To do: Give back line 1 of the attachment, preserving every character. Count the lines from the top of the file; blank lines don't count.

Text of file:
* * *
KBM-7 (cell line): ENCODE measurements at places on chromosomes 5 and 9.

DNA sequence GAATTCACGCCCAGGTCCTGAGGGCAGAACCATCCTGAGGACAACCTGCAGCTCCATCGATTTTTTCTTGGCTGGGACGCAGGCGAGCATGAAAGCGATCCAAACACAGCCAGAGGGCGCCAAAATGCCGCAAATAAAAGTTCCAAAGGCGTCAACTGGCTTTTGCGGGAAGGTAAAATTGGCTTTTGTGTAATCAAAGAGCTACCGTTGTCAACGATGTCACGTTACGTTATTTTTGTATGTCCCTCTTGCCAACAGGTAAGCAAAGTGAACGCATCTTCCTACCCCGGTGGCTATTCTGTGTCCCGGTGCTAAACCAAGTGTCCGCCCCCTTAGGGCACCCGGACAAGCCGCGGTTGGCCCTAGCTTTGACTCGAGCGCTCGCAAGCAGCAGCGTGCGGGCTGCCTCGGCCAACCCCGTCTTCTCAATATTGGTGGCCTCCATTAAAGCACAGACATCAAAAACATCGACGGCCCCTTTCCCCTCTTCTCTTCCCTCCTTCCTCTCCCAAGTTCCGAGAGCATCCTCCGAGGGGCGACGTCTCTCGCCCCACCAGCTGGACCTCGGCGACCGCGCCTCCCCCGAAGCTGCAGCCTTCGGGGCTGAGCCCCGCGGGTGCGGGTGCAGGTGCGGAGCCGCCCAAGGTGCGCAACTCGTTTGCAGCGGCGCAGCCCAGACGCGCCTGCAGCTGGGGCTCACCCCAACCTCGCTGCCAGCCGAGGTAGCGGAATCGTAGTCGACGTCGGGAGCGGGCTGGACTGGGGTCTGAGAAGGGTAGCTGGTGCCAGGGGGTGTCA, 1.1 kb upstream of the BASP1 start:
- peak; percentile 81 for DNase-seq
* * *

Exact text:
KBM-7 (cell line): ENCODE measurements at places on chromosomes 5 and 9.